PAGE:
Part of her role is that of cheerleader for empire and war.  British troops serve under her, not Parliament.  They are called upon to serve Queen/King and country and a major part of her role is to encourage young men (and lately women) to throw their lives away in places like Iraq as part of imperial exercises in power and the theft of natural resources.

It is also laughable that the English monarch talks of the peaceable majority when Britain is one of the major arms manufacturers and exporters in the world, supplying despots around the world with the necessary wherewithal to keep local populations in line.  Her own son Andrew was appointed Special Representative for International Trade and Investment for the UK Trade & Investment (UKTI) in 2001 and in that role he promoted arms sales.  When he was forced by circumstances surrounding his role in the abuse of young girls alongside Jeffrey Epstein to step back from a public role, Andrew Smith of the Campaign Against the Arms Trade commented that:

The news that Prince Andrew will step back from Royal duties is unlikely to provoke feelings of sorrow or regret for most British citizens – but for despots, dictatorships and arms dealers around the world it will be a sad day. They have lost one of their most high profile and influential supporters.(14)

During Mrs. Windsor’s reign Britain exported almost 135 billion (in current prices for each year) of arms and is the fourth largest exporter of arms in the world.(15)  Some British companies with operations outside of Britain also export arms.  These figures do not include what Britain manufactures for its own armed forces or what it buys from other countries.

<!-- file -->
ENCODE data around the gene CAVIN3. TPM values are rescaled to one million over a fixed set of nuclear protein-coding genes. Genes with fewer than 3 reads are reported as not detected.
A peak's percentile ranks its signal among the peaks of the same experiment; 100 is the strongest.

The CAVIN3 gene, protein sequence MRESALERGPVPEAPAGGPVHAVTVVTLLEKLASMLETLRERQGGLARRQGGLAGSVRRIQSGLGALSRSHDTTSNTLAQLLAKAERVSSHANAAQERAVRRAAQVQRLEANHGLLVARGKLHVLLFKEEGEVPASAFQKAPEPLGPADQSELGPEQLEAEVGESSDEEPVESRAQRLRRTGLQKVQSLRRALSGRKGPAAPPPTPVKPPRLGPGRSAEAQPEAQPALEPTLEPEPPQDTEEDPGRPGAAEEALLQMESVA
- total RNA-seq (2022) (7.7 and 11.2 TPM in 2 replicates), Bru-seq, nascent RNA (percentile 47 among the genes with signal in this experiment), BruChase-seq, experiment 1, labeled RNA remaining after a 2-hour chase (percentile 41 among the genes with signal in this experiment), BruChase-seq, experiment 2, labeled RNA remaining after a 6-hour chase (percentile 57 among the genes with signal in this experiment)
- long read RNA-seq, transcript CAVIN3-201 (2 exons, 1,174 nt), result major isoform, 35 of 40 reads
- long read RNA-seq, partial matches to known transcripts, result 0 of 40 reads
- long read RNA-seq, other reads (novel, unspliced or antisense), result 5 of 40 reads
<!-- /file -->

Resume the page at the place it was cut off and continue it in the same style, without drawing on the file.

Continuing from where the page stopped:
Remarkably even feminists in Britain and Ireland have publicly lamented the death of Mrs. Windsor ignoring her role in her son’s abuse of young girls.  What little action she took against him was due to public outcry and pressure helped along by a disastrous interview in which his sense of entitlement oozed out of the pores he claims not to sweat from.  She also forked out part of the money that was paid as part of the settlement with Virginia Guiffre, one of his and Epstein’s victims, though her part could not be used directly to pay the victim but only for the part that went to charities.(16)  Not a minor point for feminists, you would have thought.  Nonetheless, they lament the death of the loving mother and grandmother. One who showed none of the warmth Sinn Féin claim she shows.

Monarchies are inherently reactionary, even without the atrocities committed by them or in their name.  They are hereditary positions occupied by parasites living off the public purse.  A lavish funeral and later coronation of Charles will be held, costing millions of pounds.  Other old grandmothers will go hungry this winter or die of hypothermia as energy prices soar, a fate Elizabeth did not face and neither will Charles.  The old grandmothers around England, who will die of hypothermia this year, through their taxes ensure that Charles will see the winter through, unless a horse-riding accident upsets his plans.  Monarchy is all that is rotten in society, the sycophantic outpouring of fake grief is of a people who do not seek a better society, who are enthralled to their masters and their betters, those who bow down to the great and the good.  But it was again James Connolly who had said “the great appear great because we are on our knees, let us rise!”